In 1980, a series of events led to young Trinidadian immigrant Colin Warner being wrongfully convicted of second degree murder. It took over twenty years before he got released. In 2005, the This American Life podcast had an episode on the subject which popularized the story a bit more, and that tale is what inspired this movie.
Crown Heights comes from mostly unknown writer/director Matt Ruskin in an impressive sophomore effort to his much older movie Booster from 2012. In the New York City neighborhood of Crown Heights in 1980, where a large community of immigrants from Caribbean islands lived, worked, and etc. Colin Warner (Lakeith Stanfield) is an immigrant from Trinidad who works for a mechanic and steals cars on the side off the street (no violent crimes, but the guy’s not exactly a saint).
He’s just living his life while trying to woo local girl Antoinette (Natalie Paul) when he suddenly gets arrested off the street by the police. He has been identified by a witness as the murderer of a local 16 year old boy, even though everyone (read: the neighborhood) knows it wasn’t him. But nobody’s willing to come forward and say who it really was, because nobody trusts the police.
For their part, the arresting officers pressure the witness and threaten him with deportation if he refuses to finger Colin. But as the trial muddies the waters, the prosecution makes the argument that both Colin and the actual killer Norman Simmonds were in cahoots. But the jury finds them both guilty. Norman is underage and only gets the maximum allowed for a juvenile, while Colin gets the minimum sentence for his accused crime, fifteen years.
The movie then shows us the passage of time as Colin struggles inside prison while outside, his best friend Carl King (Nnamdi Asomugha) struggles to get his friend out. Carl tries to find legal help, to raise money, even to study the law himself, to the exclusion of all else in his life. The movie then expertly shows clips of real world politicians pushing legislation to be “tough” on crime, which all sound good until you realize it’s all empty politicking that hurt people like Colin.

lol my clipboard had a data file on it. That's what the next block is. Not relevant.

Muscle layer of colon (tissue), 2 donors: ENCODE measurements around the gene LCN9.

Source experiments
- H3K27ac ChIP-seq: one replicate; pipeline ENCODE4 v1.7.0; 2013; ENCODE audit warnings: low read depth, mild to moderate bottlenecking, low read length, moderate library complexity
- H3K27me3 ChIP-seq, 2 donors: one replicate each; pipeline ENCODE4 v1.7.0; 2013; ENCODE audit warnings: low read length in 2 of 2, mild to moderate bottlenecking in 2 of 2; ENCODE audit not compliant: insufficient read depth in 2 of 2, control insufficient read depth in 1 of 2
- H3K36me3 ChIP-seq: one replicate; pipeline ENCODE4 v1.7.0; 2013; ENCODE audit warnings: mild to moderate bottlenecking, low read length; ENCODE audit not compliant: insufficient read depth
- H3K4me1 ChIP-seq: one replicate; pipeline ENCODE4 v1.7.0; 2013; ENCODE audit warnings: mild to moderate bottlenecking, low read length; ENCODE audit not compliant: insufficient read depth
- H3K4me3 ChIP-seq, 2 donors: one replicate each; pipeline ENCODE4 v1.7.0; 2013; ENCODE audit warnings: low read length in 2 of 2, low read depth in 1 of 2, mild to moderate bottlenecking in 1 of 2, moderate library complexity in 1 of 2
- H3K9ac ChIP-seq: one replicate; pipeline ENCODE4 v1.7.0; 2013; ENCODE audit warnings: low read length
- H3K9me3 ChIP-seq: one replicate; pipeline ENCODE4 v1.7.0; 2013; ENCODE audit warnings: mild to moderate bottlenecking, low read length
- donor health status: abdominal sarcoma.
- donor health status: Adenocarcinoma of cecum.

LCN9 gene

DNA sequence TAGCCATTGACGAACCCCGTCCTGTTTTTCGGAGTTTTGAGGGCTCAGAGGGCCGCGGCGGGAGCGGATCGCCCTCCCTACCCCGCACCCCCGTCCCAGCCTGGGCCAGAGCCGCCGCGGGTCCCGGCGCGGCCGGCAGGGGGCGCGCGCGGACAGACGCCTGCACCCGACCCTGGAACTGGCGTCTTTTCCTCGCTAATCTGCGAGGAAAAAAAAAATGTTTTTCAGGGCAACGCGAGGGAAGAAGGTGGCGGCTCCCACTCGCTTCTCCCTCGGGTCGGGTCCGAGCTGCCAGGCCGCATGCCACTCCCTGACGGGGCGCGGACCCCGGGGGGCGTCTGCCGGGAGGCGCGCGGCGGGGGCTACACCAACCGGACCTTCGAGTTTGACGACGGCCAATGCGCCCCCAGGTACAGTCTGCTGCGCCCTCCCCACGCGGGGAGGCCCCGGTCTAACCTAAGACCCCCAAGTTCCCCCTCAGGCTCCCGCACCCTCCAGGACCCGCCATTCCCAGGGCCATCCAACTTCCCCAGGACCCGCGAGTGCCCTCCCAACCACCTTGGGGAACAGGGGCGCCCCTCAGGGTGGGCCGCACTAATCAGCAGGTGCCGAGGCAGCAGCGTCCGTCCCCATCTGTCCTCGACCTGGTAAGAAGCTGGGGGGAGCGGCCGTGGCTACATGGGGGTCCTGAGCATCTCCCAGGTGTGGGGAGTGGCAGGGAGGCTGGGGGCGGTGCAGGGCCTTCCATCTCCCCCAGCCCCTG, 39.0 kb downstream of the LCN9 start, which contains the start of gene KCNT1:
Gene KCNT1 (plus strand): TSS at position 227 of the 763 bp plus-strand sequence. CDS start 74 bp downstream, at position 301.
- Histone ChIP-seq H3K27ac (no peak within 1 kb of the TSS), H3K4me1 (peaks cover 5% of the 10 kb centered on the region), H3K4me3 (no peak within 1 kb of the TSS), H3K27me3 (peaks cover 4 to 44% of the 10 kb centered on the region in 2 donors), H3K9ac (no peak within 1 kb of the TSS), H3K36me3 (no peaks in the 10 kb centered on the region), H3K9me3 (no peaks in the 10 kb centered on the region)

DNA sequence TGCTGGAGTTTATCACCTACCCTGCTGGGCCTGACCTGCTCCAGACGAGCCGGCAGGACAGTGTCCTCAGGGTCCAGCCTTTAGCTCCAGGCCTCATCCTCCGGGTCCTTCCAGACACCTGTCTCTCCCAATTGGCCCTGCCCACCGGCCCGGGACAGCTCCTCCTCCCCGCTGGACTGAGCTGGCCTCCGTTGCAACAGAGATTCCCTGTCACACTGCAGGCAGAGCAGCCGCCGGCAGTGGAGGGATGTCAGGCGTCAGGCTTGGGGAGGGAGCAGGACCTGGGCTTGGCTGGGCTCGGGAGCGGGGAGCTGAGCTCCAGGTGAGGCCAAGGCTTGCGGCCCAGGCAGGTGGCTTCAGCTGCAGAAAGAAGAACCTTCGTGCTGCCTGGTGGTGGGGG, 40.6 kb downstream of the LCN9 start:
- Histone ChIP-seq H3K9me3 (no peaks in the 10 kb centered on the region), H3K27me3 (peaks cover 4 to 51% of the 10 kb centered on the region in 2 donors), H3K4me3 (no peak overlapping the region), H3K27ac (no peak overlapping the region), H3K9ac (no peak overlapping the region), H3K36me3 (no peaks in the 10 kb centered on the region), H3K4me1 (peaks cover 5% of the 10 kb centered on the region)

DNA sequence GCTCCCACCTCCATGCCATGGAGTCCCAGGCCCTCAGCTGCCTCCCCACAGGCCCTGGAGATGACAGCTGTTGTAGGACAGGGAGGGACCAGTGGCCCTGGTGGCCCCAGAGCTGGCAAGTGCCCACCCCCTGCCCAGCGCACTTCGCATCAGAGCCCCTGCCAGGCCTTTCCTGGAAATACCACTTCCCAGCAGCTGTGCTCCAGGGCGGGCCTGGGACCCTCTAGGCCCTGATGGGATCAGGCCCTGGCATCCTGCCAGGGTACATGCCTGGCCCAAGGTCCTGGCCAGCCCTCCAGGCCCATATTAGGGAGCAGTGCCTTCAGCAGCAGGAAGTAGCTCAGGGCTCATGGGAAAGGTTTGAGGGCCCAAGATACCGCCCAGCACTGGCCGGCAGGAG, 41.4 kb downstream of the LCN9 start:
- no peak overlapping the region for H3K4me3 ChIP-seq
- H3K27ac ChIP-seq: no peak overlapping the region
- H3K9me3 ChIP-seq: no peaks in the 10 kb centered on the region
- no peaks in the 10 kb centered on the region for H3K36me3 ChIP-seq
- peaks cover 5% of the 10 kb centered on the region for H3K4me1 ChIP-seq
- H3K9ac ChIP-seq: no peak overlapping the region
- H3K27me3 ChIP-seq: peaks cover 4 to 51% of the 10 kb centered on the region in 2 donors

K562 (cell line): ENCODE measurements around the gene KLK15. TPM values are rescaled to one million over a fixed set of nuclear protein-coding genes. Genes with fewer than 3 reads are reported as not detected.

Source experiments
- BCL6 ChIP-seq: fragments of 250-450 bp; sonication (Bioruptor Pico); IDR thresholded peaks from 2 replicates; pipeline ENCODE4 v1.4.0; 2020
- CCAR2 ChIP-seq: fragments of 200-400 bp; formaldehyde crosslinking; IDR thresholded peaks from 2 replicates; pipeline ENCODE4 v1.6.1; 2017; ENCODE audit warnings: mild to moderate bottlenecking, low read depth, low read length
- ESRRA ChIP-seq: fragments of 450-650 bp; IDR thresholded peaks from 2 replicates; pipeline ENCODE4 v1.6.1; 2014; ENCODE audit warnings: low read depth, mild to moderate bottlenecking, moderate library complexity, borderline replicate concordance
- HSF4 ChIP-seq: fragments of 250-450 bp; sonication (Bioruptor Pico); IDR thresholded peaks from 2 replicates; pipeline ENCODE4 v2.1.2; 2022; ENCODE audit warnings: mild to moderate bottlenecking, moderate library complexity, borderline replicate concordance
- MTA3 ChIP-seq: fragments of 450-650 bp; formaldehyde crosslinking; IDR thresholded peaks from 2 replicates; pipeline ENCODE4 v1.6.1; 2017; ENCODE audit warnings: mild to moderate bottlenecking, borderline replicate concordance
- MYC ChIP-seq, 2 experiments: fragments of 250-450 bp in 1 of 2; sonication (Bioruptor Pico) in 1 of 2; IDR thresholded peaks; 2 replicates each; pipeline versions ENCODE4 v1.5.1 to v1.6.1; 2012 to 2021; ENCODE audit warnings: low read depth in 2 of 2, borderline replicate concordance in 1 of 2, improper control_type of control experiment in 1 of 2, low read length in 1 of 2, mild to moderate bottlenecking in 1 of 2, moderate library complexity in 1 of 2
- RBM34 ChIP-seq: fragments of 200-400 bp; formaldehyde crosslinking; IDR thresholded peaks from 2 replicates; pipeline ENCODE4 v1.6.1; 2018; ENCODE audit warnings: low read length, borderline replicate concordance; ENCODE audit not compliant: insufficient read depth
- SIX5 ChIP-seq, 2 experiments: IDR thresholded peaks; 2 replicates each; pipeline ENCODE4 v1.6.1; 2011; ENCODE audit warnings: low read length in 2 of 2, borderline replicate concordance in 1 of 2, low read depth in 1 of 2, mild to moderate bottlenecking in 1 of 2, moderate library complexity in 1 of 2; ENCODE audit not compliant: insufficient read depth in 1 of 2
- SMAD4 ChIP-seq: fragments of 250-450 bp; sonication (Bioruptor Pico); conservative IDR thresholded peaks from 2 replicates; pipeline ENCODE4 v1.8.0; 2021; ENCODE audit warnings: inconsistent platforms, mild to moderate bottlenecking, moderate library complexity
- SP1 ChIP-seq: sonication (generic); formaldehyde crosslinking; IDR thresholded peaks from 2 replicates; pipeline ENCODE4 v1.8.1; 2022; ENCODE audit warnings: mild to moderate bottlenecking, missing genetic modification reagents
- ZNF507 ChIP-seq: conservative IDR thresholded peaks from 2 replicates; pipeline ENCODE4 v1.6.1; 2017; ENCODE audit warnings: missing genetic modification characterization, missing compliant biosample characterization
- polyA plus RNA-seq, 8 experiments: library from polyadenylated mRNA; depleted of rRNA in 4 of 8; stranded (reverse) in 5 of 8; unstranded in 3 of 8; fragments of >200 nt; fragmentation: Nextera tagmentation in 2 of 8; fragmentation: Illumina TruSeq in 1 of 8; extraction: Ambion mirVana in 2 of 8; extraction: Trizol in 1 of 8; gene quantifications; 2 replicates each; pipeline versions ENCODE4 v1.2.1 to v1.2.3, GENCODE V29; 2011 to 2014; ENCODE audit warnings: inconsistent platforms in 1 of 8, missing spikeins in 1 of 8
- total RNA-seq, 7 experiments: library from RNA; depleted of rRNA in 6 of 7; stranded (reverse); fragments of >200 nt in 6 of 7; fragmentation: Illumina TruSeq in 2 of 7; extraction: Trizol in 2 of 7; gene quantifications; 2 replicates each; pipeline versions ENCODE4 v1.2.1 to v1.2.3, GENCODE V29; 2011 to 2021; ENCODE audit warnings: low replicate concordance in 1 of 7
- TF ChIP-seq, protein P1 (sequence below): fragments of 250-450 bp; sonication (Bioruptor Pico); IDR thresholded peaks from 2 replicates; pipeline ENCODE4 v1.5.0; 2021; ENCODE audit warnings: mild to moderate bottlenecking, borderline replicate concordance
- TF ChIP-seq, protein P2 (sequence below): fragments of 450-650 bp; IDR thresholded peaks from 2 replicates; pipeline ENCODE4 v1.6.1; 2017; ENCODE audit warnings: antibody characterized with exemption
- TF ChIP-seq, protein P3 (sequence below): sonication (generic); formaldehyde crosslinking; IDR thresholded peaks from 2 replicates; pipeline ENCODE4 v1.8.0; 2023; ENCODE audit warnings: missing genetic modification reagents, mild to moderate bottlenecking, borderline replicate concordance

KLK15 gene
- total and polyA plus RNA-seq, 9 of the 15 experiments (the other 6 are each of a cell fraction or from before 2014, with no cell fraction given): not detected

Sometimes the movie can be a bit slow, but in general it flows with tension and alacrity, and towards the end we know what is coming, but can’t wait for it to happen already. It’s hard to show the sheer number of years that passed for Colin and Carl as they worked with and against each other. But the movie does this mostly very well, to the point sometimes I forgot just how much time had passed.
Perhaps the makeup job isn’t so great in the scheme of thing, but it’s easy to ignore because the acting from the leads is so strong. As a real life person, Lakeith Stanfield inhabits the role with ease, making it easy to empathize with this complex but good-hearted person. And former footballer Nnamdi Asomugha is quite good as his best friend, leaving me surprised when I found out he was an athlete.
The movie’s ending may be no surprise, but it’s still satisfying on the way there. If you’re into these sorts of dramas that have real world “important” messages behind them, this isn’t a bad one to check out.
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Crown Heights has a run time of 1 hour 34 minutes and is rated R for language, some sexuality/nudity and violence.